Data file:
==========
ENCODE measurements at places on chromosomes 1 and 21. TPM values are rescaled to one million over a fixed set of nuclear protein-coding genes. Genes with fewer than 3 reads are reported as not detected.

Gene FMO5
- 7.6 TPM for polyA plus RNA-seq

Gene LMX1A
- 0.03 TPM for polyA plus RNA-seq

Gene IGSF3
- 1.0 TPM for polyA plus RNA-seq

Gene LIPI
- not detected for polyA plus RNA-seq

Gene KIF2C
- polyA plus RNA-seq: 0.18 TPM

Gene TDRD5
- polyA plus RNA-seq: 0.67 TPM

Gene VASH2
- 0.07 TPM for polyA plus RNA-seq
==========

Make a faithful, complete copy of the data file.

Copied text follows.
ENCODE measurements at places on chromosomes 1 and 21. TPM values are rescaled to one million over a fixed set of nuclear protein-coding genes. Genes with fewer than 3 reads are reported as not detected.

Gene FMO5
- 7.6 TPM for polyA plus RNA-seq

Gene LMX1A
- 0.03 TPM for polyA plus RNA-seq

Gene IGSF3
- 1.0 TPM for polyA plus RNA-seq

Gene LIPI
- not detected for polyA plus RNA-seq

Gene KIF2C
- polyA plus RNA-seq: 0.18 TPM

Gene TDRD5
- polyA plus RNA-seq: 0.67 TPM

Gene VASH2
- 0.07 TPM for polyA plus RNA-seq